Why You Don’t Have To Break The Bank To Carry Concealed

Why You Don’t Have To Break The Bank To Carry Concealed

If you’re an avid reader of USA Carry and other 2A blogs, you’re likely to hear about all the premium high-speed, super modified custom rigs people carry.  Don’t get me wrong, I love a great Dan Wesson 1911 with custom engravings and all the rest — but it’s not at all necessary to become a concealed carrier.

Let’s take a pause and just look at the rough, approximated costs to just get that beloved concealed carry permit in your wallet.  Obviously, numbers will adjust depending upon where you live and the particular process you go through.

Application Fee: $10-$80

CCW Course: $80-$200+*  

Background Checks: $25-$80**

*Note: Not all states require a CCW Course

**Some states include this with the application fee, some don’t.

So, administratively, you’re looking at a cost of somewhere around $90 to $330+ in order to meet all the requirements for your state to get your concealed carry permit.  This number will jump around a bit — some much lower and some slightly higher — but after it’s all said and done that’s still a significant drop in the bucket.

Just Your First Month As A Concealed Carrier

After you get your permit, you’re going to still be recouping those costs.  So, let’s look at some of the required equipment to really competently carry everyday for just that first month.

  • 200-500 rounds of FMJ ammunition (range practice)
  • 50 rounds of self-defense ammunition (Jacketed Hollow Point or similar)
  • A pistol or revolver
  • A custom-fit high-retention kydex holster or similar
  • At least one backup magazine — ideally two
  • Gun lock or safe
  • Pistol cleaning kit with lubricant and brushes

You need all of these pieces, realistically, to conceal carry.  There’s no piece out of this first month’s expense that you can really go without.  A gun without ammunition is worthless.  A concealed carry pistol without a reliable holster is a disaster waiting to happen.  Operating a gun without at least one backup magazine is silly.  And if you don’t practice with the gun you carry at the range — at least once a month — then you don’t understand how it will perform if you actually need it.

This is where you need to understand what your budget is and work accordingly.  Let’s do a thought process for a “cheap as dirt” run-through.

Example “Cheap As Dirt” Budget:  The Bersa Thunder .380 ACP

New, it retails for around $300 and is a reliable sub-compact pistol.  For 200 rounds of full metal jacket ammunition, you could expect to reasonably pay $70-90 (depending on market value at the time).  For your self-defense ammunition that you keep in your everyday carry magazines, you only need one box of 20-50 rounds.  These rounds you don’t take to the range and just keep solely for loading into the gun when you carry it around — so they should last you awhile.  The Bersa Thunder comes out of the box with 2 magazines and includes a gun lock.

You can get a set of cleaning gear and some gun cleaning lubricant for less than $12.

So, realistically, you could expect to pay:

$300 — Bersa Thunder .380 ACP w/ gun lock & 2 standard magazines

$85 — 200 rounds FMJ ammunition

$20 — 20 rounds of self-defense ammunition

$35 — High-retention inside the waistband concealed carry holster

$12 — Cleaning gear & lubricant

———

Total: $452

It’s possible to go cheaper.  You may find a gun that’s used or you may go with something extremely budget like a Hi-Point.  Personally, I’d always advocate to find the right pistol for your style and setting a realistic budget for that.  It’s better to carry a gun you feel confident in rather than carry a gun you don’t trust (or has a bad record of performance).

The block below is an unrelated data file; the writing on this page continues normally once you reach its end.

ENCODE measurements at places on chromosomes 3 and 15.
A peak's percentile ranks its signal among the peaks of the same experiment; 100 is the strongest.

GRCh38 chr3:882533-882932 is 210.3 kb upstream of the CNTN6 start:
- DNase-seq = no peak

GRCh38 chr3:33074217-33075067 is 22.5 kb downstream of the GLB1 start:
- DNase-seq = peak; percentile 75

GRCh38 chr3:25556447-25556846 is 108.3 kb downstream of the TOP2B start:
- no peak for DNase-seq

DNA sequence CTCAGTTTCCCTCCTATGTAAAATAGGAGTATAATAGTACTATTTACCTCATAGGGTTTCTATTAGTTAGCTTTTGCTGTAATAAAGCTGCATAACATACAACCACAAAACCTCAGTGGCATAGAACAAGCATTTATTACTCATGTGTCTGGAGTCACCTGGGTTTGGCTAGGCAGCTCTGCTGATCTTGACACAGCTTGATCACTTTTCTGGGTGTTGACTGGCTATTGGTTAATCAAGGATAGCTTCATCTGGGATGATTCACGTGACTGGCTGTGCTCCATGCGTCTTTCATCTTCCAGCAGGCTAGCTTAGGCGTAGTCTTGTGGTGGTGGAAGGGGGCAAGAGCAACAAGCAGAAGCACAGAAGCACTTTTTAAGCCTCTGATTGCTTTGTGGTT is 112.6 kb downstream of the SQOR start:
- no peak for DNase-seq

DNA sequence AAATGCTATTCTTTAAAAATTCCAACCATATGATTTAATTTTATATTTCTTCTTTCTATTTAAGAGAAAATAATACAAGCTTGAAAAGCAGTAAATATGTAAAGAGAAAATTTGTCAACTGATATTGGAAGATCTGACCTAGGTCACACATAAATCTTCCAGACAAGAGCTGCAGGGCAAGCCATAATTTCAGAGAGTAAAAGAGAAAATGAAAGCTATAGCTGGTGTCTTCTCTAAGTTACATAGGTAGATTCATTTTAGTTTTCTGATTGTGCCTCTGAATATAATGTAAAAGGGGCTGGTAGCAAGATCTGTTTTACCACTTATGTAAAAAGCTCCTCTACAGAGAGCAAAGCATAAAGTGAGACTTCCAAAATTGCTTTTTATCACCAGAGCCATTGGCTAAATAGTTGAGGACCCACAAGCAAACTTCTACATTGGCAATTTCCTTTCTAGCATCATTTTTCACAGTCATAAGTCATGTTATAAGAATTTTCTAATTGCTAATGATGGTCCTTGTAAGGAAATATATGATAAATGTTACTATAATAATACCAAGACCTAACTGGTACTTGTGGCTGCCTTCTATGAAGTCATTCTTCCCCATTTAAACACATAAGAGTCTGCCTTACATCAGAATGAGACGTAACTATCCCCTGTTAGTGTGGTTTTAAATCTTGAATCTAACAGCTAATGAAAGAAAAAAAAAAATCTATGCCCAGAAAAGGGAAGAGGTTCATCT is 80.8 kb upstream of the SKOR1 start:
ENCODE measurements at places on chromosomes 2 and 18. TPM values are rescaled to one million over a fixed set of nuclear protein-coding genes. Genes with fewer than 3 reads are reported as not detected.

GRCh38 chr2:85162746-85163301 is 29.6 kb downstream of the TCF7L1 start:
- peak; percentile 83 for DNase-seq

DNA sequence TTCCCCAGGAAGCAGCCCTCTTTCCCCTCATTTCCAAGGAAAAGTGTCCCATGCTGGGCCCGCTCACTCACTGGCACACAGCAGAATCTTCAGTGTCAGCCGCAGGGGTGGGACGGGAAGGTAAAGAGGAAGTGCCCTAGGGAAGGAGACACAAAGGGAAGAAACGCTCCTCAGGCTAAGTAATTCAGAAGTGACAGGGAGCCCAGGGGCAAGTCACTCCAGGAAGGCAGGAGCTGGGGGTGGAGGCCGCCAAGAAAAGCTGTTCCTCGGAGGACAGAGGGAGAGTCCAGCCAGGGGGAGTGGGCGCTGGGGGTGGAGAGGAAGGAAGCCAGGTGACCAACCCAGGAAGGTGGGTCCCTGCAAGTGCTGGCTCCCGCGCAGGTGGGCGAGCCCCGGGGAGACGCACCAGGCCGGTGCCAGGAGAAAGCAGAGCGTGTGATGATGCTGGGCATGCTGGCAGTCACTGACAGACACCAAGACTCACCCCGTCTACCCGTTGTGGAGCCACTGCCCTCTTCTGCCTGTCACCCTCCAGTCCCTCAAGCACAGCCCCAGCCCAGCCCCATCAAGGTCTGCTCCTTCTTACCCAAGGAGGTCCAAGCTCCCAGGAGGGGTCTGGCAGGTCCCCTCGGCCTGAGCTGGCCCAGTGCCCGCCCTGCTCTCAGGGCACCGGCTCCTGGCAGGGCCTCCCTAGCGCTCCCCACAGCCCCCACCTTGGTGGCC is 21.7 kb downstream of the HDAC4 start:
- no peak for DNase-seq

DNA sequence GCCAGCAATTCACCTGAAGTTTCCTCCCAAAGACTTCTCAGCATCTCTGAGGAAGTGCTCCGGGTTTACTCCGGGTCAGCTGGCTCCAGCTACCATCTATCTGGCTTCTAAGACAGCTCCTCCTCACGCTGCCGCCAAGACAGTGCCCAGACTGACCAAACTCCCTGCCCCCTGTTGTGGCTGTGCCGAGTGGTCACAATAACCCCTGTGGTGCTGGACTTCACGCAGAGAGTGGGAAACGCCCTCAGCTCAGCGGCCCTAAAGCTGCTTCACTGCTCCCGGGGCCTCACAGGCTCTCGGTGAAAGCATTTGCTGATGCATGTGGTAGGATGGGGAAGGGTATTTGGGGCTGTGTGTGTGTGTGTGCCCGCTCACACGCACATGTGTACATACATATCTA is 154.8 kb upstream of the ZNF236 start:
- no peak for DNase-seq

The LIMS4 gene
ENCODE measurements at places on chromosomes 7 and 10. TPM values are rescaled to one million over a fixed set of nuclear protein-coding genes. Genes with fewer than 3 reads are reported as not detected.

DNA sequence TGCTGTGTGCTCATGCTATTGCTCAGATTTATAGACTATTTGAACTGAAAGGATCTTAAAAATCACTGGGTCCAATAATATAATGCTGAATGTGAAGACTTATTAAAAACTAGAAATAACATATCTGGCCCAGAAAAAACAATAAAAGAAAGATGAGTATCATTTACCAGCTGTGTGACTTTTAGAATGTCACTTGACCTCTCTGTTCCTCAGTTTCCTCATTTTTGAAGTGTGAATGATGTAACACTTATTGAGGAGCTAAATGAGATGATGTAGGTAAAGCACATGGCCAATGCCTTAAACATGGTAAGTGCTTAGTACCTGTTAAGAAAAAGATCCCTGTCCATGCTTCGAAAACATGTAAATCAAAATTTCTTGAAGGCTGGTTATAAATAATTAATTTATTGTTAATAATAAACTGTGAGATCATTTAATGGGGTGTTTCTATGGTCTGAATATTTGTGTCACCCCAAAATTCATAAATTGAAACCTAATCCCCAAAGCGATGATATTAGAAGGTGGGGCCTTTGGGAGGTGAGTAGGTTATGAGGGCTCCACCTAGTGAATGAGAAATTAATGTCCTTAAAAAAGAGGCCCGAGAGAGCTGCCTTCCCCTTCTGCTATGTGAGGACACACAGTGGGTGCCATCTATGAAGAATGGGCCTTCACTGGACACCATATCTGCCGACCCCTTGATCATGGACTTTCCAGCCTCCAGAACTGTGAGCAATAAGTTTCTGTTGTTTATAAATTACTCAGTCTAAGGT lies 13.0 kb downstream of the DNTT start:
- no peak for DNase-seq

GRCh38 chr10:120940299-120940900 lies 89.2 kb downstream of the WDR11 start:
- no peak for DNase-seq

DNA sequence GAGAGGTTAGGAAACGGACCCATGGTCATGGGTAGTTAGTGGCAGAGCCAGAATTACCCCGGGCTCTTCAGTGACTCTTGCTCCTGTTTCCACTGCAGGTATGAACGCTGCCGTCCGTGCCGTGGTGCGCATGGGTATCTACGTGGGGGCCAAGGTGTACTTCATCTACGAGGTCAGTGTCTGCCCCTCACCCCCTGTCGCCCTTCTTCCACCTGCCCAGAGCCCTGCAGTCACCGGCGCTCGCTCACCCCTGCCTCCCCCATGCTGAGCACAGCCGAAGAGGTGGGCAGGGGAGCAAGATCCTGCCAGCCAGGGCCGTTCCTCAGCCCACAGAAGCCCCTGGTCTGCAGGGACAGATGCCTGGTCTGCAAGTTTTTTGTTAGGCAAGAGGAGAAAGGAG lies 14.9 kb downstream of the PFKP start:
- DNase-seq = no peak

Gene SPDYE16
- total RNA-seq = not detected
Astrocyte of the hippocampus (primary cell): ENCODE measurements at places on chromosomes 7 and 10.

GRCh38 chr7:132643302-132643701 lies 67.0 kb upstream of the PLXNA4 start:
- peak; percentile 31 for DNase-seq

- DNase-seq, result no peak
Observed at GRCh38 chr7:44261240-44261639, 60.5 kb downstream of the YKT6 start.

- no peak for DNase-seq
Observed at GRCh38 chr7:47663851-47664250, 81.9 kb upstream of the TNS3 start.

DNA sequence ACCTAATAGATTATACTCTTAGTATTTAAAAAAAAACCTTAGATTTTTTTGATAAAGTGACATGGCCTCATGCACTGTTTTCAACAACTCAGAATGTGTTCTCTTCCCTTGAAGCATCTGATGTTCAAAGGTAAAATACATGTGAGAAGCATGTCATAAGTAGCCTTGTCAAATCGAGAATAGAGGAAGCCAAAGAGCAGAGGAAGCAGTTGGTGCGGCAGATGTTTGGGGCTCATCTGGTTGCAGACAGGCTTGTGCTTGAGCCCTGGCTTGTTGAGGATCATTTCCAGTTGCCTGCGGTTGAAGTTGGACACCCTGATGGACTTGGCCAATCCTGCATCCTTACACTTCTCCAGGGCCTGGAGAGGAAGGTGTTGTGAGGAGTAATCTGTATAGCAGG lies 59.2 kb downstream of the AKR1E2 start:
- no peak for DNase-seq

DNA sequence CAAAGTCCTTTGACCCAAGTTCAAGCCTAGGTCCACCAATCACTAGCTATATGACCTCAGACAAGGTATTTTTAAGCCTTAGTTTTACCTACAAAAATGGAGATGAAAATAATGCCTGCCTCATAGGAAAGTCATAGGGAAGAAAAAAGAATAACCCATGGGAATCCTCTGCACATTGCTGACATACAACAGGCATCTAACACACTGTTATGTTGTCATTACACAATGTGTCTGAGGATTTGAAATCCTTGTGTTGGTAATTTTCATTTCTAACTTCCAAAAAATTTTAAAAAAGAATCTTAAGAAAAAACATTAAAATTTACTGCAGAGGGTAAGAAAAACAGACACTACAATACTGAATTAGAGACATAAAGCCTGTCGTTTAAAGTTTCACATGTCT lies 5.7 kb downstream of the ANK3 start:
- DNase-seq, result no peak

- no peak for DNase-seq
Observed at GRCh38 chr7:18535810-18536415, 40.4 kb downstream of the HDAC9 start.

Budget Concealed Carry Strategies

The good news?  Most new firearms you buy at the gun store will come with an additional magazine right off the bat.  The Glock Gen 4s, for instance, usually come with 3 magazines.  Ask the shop clerk how many magazines come with the gun.  If the answer is one — consider another model.

When shopping for a firearm, also consider how common it is.  The more common a firearm is, the more companies make holsters and equipment for it.  Almost every holster manufacturer on the market makes a Glock 19 or 26 holster.  There’s a handful that make inside the waistband holsters that fit an FNH 45.

A third consideration is ammunition style.  The cheapest ammunition — outside of .22LR — is usually 9 x 19 mm Luger.  This is quickly followed by .38 Spc, .380 ACP, and .40 S&W.  There are certainly exceptions but generally when shopping for a pistol or revolver, consider the actual cost to practice with it.  If you buy a unique caliber size, like the 10mm or a .32 caliber, there’s not a lot of market demand so supply is limited.  If you get something chambered in 9 x 19mm Luger, you have a high probability of picking up a box of 1000 rounds surplus ammunition for as little as $180.  So, do the math.  Think by the numbers.  

And the last consideration is your ability to secure the weapon.  If the firearm isn’t going to be on your person, it needs to be locked up.  That’s for your safety and the safety of anyone else living in your house.  A gun doesn’t just grow legs and hop out of the nightstand, but it can certainly be picked up by the wrong set of hands if you’re not careful.  Most guns come with, at a basic, a gun-lock.  Keep a set of those gun lock keys and make copies to give to your significant other or a trusted family member.

It’s possible to get all the equipment and permitting, from start to finish, for less than $500.  That’s not an insignificant number but it is an attainable one.  Budget, shop around, ask lots of questions and don’t be afraid to keep shopping around until you find the perfect fit.  This is your life.  You can protect it on a budget.

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